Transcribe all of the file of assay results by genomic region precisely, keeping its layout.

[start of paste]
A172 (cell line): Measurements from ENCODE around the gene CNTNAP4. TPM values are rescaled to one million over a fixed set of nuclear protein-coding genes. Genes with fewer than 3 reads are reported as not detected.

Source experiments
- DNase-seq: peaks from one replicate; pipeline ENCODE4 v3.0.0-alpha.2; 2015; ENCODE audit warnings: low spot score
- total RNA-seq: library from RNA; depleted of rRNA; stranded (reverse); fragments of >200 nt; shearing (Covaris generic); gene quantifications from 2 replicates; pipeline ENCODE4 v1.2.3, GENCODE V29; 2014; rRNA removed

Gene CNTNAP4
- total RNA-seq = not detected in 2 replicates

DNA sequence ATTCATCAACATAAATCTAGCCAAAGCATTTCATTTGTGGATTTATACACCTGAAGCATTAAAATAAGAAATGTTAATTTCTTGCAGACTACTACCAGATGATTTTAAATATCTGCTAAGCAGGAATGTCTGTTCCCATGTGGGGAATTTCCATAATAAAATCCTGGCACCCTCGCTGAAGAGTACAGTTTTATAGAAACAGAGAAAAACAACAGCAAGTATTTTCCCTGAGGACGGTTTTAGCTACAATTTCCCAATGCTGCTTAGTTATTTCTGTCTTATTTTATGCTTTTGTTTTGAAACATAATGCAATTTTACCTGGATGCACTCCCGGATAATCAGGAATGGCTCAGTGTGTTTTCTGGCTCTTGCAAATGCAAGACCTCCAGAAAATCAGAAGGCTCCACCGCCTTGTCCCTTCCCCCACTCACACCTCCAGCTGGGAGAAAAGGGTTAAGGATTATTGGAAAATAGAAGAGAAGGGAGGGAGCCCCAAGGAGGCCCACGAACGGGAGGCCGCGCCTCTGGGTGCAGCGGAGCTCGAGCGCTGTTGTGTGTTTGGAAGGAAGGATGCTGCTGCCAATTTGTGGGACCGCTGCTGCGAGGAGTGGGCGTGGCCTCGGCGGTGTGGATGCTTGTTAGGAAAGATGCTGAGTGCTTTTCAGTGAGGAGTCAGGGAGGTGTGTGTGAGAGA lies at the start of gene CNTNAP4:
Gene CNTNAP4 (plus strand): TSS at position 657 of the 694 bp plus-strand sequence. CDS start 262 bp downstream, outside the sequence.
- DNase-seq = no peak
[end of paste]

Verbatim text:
A172 (cell line): Measurements from ENCODE around the gene CNTNAP4. TPM values are rescaled to one million over a fixed set of nuclear protein-coding genes. Genes with fewer than 3 reads are reported as not detected.

Source experiments
- DNase-seq: peaks from one replicate; pipeline ENCODE4 v3.0.0-alpha.2; 2015; ENCODE audit warnings: low spot score
- total RNA-seq: library from RNA; depleted of rRNA; stranded (reverse); fragments of >200 nt; shearing (Covaris generic); gene quantifications from 2 replicates; pipeline ENCODE4 v1.2.3, GENCODE V29; 2014; rRNA removed

Gene CNTNAP4
- total RNA-seq = not detected in 2 replicates

DNA sequence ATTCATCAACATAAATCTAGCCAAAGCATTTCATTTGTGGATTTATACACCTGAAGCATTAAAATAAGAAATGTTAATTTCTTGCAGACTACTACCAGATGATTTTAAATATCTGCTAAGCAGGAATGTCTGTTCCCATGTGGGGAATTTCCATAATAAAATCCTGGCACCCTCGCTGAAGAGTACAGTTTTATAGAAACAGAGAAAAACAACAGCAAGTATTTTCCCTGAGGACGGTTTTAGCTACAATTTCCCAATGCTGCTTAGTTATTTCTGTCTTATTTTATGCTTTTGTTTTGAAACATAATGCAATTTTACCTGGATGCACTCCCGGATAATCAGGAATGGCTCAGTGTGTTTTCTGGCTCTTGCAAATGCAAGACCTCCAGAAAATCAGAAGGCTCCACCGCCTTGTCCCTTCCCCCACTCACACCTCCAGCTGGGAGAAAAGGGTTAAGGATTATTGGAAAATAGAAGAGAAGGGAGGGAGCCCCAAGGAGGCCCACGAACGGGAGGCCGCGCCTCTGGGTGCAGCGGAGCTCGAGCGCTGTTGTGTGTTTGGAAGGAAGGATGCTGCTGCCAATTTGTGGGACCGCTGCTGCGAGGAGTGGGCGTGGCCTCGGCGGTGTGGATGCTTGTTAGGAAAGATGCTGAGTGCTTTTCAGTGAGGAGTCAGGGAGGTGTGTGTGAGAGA lies at the start of gene CNTNAP4:
Gene CNTNAP4 (plus strand): TSS at position 657 of the 694 bp plus-strand sequence. CDS start 262 bp downstream, outside the sequence.
- DNase-seq = no peak